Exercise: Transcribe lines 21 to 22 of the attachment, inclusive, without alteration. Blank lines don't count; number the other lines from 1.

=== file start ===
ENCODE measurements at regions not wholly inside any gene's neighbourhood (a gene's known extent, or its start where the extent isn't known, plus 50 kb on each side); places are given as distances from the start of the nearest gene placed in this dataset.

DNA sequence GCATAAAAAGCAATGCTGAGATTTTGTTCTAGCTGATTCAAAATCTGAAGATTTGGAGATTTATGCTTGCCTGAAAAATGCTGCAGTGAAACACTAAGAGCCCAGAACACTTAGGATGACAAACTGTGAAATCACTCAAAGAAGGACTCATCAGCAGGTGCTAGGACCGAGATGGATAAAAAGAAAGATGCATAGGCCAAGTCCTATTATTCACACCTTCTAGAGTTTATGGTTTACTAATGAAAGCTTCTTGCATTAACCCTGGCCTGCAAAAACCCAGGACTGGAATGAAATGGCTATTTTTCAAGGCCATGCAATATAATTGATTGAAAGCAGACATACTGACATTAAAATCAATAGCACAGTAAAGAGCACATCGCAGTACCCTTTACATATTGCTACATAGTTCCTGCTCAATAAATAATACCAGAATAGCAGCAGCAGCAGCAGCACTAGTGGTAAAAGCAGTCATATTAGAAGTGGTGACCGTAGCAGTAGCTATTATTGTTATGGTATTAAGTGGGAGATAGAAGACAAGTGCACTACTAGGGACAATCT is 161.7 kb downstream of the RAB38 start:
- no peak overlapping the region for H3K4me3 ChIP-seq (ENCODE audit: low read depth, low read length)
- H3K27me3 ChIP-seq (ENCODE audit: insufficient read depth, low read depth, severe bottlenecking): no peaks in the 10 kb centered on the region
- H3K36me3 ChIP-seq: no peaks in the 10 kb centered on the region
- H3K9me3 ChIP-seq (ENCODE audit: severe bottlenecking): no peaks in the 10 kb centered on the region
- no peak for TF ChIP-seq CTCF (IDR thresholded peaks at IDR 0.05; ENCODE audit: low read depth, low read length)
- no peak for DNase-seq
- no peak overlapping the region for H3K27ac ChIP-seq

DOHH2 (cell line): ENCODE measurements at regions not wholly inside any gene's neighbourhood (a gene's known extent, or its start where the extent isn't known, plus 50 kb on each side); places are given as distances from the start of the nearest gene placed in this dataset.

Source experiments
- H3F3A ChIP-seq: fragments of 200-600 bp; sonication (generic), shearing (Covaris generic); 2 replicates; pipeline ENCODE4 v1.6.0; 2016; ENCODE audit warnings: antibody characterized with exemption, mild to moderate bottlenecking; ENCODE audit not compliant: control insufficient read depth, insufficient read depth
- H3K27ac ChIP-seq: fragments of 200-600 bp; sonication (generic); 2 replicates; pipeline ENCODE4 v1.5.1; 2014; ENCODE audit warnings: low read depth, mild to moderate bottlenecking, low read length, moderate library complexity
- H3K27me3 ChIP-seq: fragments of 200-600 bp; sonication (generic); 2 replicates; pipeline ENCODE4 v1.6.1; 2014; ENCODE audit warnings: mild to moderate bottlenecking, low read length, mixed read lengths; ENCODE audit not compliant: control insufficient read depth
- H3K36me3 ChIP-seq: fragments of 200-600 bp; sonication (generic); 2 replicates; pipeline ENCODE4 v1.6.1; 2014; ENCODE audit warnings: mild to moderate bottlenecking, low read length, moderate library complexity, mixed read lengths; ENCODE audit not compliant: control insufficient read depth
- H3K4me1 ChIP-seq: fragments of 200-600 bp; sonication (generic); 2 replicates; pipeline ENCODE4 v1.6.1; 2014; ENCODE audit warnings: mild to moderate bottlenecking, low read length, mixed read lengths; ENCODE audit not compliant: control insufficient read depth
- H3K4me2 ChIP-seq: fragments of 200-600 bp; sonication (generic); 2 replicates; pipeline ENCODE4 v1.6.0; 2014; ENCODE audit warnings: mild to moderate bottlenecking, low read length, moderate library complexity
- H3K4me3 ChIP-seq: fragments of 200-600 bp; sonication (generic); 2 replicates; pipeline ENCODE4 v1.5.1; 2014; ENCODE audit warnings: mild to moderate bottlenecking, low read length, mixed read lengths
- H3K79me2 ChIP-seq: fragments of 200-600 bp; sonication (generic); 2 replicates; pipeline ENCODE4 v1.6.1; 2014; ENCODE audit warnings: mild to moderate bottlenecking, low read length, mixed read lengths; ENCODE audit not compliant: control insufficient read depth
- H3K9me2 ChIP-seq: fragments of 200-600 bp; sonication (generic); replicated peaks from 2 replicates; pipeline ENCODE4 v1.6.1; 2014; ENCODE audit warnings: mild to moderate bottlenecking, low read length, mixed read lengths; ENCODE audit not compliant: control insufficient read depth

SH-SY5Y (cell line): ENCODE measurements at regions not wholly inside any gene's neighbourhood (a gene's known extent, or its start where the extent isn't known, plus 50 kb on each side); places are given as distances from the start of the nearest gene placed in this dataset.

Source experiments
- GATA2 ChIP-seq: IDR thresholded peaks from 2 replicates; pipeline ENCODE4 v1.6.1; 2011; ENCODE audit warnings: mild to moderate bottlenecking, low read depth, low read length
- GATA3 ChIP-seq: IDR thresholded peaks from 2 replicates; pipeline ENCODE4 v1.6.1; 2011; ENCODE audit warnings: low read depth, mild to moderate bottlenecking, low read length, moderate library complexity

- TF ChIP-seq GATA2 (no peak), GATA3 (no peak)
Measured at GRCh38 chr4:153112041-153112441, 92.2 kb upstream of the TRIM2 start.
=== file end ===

SH-SY5Y (cell line): ENCODE measurements at regions not wholly inside any gene's neighbourhood (a gene's known extent, or its start where the extent isn't known, plus 50 kb on each side); places are given as distances from the start of the nearest gene placed in this dataset.

Source experiments